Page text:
The Second Half of the Budgeting Process

In March, we take another look at the forecast. We have two months more of data and so we give a revised forecast, and that is the final forecast that we adopt. We did reduce our projections this session. Overall North Dakota is in really good shape economically.

After crossover, the Senate and the House switch budgets and they are vetted by the other chamber. This session we discovered we were upside down by over a billion dollars. In other words, we had overspent our revenue by a billion. That's not unusual because neither house really knows what the other is doing and we came into this session with an abundance of excess revenue of approximately two and a half billion dollars. The ideas really flowed for how to use those additional dollars and we overdid it a little bit in the first half. So, starting in March when we came back after Crossover, we had to reduce the increases to try to get that billion dollar upside down balance to a positive balance.

And of course, normally there's not total agreement between what the Senate and the House did. and that's why we have conference committees, a committee made up of three House members and three Senate members to work out those differences.

Finishing out Session

Did everybody get their ideas funded? No, absolutely not. Probably one of the bigger jobs we had this session was to prioritize because there's a lot of great ideas but only so much money and we had to make some tough choices.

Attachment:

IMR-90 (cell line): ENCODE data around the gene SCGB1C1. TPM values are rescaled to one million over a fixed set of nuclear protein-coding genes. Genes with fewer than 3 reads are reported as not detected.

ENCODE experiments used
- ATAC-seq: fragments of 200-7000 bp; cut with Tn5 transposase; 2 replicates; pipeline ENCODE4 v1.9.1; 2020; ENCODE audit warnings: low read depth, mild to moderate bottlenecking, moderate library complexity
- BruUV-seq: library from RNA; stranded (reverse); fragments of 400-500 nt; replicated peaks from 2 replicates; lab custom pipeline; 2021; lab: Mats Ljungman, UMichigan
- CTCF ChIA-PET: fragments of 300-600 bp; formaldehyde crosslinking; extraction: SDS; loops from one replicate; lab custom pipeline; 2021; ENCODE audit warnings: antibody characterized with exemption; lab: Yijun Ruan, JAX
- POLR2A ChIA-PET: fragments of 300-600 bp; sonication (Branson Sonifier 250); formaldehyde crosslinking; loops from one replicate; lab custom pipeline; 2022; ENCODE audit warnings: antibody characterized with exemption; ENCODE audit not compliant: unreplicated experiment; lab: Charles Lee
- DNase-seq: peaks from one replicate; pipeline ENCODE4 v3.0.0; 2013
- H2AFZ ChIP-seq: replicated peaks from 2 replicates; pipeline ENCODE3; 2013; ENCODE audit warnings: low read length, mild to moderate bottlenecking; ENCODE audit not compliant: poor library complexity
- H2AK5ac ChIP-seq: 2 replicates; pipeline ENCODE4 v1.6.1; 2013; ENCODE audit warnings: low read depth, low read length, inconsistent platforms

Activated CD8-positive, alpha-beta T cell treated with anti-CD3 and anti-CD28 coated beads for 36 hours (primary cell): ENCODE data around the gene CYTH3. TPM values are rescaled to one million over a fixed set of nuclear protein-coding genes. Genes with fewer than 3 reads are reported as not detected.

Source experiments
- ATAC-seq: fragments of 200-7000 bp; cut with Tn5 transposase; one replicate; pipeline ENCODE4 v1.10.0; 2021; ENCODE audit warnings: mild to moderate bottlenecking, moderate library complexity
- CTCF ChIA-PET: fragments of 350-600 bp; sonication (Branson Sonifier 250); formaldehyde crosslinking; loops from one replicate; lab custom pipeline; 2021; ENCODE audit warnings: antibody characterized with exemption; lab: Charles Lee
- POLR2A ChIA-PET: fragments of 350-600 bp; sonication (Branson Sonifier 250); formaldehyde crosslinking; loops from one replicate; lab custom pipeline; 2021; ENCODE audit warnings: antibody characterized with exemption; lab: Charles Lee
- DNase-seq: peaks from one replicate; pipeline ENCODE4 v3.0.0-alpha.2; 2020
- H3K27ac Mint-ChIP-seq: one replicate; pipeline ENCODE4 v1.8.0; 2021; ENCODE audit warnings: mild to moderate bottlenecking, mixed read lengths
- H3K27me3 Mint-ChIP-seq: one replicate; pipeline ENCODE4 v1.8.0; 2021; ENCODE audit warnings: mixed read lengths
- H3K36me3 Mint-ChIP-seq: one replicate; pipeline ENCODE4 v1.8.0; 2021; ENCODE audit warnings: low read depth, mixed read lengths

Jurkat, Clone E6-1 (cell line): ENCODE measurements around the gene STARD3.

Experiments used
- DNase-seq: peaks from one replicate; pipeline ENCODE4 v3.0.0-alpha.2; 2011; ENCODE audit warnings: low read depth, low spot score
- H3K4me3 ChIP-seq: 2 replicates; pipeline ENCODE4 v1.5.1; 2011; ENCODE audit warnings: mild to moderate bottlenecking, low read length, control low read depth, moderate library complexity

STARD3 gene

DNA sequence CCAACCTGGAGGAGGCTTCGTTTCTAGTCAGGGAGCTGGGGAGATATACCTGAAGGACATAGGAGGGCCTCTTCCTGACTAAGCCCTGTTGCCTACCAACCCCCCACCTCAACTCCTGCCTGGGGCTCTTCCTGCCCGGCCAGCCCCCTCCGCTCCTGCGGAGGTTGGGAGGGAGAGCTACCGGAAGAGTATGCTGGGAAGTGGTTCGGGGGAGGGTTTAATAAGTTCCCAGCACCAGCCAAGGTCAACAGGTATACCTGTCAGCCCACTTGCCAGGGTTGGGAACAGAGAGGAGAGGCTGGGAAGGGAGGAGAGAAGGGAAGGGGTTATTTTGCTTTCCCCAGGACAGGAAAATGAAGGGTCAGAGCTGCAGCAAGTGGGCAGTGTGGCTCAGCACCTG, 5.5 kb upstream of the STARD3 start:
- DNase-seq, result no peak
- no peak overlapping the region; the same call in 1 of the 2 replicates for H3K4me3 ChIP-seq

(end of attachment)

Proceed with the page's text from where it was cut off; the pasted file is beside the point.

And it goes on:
[After the budgets come out of conference committee, they are voted on again by both chambers. The budgets are typically the last bills voted on by the session. After the chambers finalize the budgets and vote on them, they adjourn and the budgets go to the governor for his signature.]

2023 Priorities

Tax Relief: Our caucus definitely felt the need to return some taxpayer dollars to the citizens. When you come in with that much additional revenue, it's the people's money and it should go back.

We're going to have some income tax relief. We're also going to have some property tax relief. The total relief package is approximately $515 which will be going back to the citizens in the next biennium. The tax relief affects the revenue, so we had to make our appropriations adjustments necessary to be able to afford that relief package and to be able to sustain it into the next biennium.

Infrastructure: There are several capital projects on campuses around the state and we authorized some funding for some new facilities including a lab Waldron Hall on NDSU. There is also money coming to the townships and counties for roads and bridges. There is assistance coming to help with some of the snow removal expenditures that happened this winter.

Emmery: Thank you, Rep. Vigessa for visiting with me today and working hard for the people of North Dakota.

Rep. Vigesaa: Emmery, it's always good to talk to you. Thank you for providing a way for your listeners to catch up on what's going on out here in Bismarck. Thank you again for doing the interview with me.

To learn more about the 2023 Priorities, listen to the full episode here. Be sure to listen to our season wrap up, where we discuss wins and losses in the 2023 Legislative Session.